For those who aren't familiar with Gamera, imagine a giant bipedal flying turtle with tusks. The Daiei Motion Picture Company's early Gamera movies were effectively cheap knock-offs of Toho's Godzilla films from the same era. Like Godzilla, Gamera's first appearance featured him as a city-stomping, nearly indestructible prehistoric monster of the sort that us kaiju fans love. In subsequent movies, which were geared more towards younger viewers, he became a friend of children (kaiju fans generally do not like it when their city-stomping monster is turned into a friend of children). By the time of Gamera vs. Guiron, Gamera is using his ridiculous flying ability, wherein he pulls his legs into his shell and the resulting cavities emit jets of flame, to rescue children who get themselves into interplanetary mischief.

Joel and the 'Bots riffed five Gamera movies during their third season, all of which appear in Volume XXI. I chose to inflict Gamera vs. Guiron on Bryce since I'm pretty sure that it was the first MST3K I actually sat down to watch and was the episode that got me hooked on the show.

Gamera would never pass California's emissions standards

Now on to the plot, such as it is. Two boys, Akio and a gaijin named Tom whose presence in Japan is never commented on, explore an empty spaceship that has inexplicably landed on earth. No, we never find out why the spaceship was here. Anyway, the boys are whisked away when they accidentally activate the ship. As the ship flies off into space on some sort of preset course, the boys are threatened by a meteor shower. Luckily for them, Gamera arrives and bats away the meteors. This scene had Bryce simultaneously laughing and groaning. The effects are horrible, the flying Gamera model looks incredibly cheap, and the jets of flame appear to be scorching the model's rubbery shell at several points.

The ship ends up outpacing Gamera, Friend of Children (*ugh*) and takes the boys to "Terra"; Earth's long lost twin. Terra and Earth share an orbit but are always on opposite sides of the sun (the "Counter-Earth" is a well-worn sci-fi notion). Once there we behold a vast model... er, a vast city that is occupied by only two women. Apparently Terra is a planet on the brink: it is slowly freezing over and is constantly under attack by giant monsters. The women fight back by unleashing the dreaded (*snicker*) GUIRON; an odd-looking monster whose distinguishing feature is the giant Ginsu knife protruding from its head. Although the monster's head appears to have been designed for a creature that stands upright, it spends most of its time on all fours. This gives one the impression that poor Guiron is constantly looking for a dropped contact lens.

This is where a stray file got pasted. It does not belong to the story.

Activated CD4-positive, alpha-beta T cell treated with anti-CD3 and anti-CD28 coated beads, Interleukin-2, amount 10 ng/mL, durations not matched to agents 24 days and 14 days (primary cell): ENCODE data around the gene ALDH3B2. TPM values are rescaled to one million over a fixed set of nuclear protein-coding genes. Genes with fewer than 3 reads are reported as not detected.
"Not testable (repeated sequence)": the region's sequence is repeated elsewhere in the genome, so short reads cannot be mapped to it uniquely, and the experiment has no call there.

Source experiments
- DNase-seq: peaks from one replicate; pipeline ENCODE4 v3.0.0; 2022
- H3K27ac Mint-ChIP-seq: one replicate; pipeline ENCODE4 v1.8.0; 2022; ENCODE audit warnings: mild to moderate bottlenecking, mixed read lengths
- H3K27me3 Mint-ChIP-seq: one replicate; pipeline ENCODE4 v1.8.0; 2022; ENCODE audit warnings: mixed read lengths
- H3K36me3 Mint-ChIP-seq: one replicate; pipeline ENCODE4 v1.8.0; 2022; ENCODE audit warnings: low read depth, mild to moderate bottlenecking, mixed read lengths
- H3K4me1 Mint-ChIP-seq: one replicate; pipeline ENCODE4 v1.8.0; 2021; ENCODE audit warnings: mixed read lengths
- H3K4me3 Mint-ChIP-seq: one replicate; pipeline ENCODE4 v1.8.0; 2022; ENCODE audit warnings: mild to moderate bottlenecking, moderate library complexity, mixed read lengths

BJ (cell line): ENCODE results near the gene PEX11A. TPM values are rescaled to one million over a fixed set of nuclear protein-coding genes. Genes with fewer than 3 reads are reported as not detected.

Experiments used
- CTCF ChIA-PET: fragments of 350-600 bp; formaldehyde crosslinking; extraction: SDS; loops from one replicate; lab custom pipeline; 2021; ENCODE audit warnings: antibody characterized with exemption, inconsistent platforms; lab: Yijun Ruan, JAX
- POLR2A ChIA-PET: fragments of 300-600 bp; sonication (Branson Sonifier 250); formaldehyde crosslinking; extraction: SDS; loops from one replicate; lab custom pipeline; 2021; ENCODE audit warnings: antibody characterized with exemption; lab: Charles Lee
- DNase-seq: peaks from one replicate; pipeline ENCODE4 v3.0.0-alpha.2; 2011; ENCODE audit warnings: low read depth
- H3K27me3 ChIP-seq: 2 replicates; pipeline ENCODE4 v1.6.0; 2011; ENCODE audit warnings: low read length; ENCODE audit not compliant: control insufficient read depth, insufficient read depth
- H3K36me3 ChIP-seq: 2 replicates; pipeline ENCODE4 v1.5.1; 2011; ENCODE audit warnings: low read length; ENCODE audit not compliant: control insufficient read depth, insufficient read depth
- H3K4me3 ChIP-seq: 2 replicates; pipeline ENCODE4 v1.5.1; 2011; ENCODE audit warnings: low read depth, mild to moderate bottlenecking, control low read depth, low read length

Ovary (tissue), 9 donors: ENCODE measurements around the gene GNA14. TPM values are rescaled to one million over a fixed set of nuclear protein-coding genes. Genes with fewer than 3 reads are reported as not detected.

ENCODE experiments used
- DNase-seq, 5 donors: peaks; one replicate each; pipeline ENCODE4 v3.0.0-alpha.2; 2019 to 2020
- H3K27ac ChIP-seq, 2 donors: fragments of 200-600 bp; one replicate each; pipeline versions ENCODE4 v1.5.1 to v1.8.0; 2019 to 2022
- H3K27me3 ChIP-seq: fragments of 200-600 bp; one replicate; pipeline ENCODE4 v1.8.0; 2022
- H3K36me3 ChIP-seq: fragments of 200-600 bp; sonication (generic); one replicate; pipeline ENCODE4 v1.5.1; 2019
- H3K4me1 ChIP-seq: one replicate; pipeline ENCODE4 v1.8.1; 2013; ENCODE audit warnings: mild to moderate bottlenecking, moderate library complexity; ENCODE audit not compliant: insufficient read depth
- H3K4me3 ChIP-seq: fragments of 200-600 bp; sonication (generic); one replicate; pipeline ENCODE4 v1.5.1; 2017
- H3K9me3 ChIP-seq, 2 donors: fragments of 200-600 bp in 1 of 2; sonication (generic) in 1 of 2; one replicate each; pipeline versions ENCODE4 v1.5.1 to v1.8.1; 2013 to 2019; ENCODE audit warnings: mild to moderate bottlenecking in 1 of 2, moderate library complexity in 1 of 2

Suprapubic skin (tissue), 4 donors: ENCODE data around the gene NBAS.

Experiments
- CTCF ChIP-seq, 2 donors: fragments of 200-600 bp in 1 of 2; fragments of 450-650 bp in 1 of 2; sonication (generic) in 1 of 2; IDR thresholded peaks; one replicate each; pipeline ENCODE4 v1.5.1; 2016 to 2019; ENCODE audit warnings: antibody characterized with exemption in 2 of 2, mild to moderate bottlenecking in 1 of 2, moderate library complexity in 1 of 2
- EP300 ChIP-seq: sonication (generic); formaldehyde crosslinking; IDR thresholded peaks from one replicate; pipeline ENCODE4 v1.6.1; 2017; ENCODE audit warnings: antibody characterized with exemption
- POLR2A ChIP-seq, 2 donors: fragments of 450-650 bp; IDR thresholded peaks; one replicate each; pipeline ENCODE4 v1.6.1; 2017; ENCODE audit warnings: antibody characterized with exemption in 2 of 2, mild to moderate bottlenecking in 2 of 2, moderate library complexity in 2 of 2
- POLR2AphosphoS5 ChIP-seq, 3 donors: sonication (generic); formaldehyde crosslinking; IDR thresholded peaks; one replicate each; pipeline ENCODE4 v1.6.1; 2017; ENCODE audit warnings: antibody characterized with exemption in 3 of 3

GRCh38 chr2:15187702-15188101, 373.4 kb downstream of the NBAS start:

Despite the unusual physiology, Guiron just isn't a particularly interesting monster. It's certainly not as cleverly designed as many of Godzilla's nemeses such as King Ghidorah or Gigan. Even the notoriously cheap Megalon costume put in a better showing than this abomination. On a humorous note, it would appear that the costume people put a lot of the budget into making Guiron's and Gamera's eyes moveable, with the result being countless loving closeups of thrilling eye-moving action!

He slices, he dices!

Although the Terran women play nice at first, it turns out that their real plans for the boys is to "eat their brains raw(!)" ("What, no sides?" responds Joel) and to travel to earth in the spaceship, leaving Terra behind. Unfortunately for the brain-eating duo, Gamera arrives to rescue the boys. Our favorite tusked turtle ends up fighting Guiron over a period of several disappointingly short scenes. For every minute of kaiju action we get two or three of watching idiot children trying to evade evil alien women. But on the plus side we get to enjoy some of the worst translation and dubbing I've ever encountered in a Japanese film. It's thanks to the ineptness of American distributors that I insist on watching subtitled Japanese edits of daikaiju films whenever possible. Yes, this means that I'm a snob with regards to movies that feature stuntmen dressed in rubber monster suits destroying models of Tokyo. And yes, I do understand how weird this seems to most people.

Anyway, Guiron is one of those giant monsters that the villains guide with some sort of mind-control device. Anyone who has ever seen a monster movie knows that the mind-control device will be damaged or deactivated at some point and the monster will "ironically" destroy its master(s) in the resulting rampage. (Oops, that should have been preceded by a spoiler warning.) In the end, one Terran woman kills the other (with very little motivation, it seems), Guiron chops the spaceship in half with the second alien inside (thus killing the entire native population of Terra, yay!), and Gamera kills Guiron with a little help from a missile launched by the boys (the first and only useful thing those kids do during the whole movie). Gamera is able to weld the spaceship together with its fiery breath(!) and the giant turtle returns the boys safely home.

Oh, and there was also a whole subplot about how the boys' mothers won't believe the claims of Akio's little sister that their sons were carried off in a spaceship, but that part of the story was dull and didn't have giant monsters in it, so I kind of forgot about it until just now.

"Gamera is really neat, Gamera is filled with meat..."

Not being a connoisseur of Japanese-made giant monster films, Bryce called Gamera vs. Guiron one of the five worst movies he'd ever seen. Apparently the shabby costumes, boring subplots, poor dubbing, and absurd storyline didn't add up to fine cinema in his opinion. Obviously the movie isn't good by any objective standard, but I'd have to say that it doesn't even make my list of the top 20 worst movies I've suffered through. Admittedly, having been a kaiju fan since childhood biases me a bit. Maybe next time I'll torment Bryce with Monster A-Go Go or The Creeping Terror to give him some perspective. That would make him revise his list, although he probably wouldn't let me pick the movies anymore.

C- [the mere presence of giant monsters will save almost any movie from a lower score]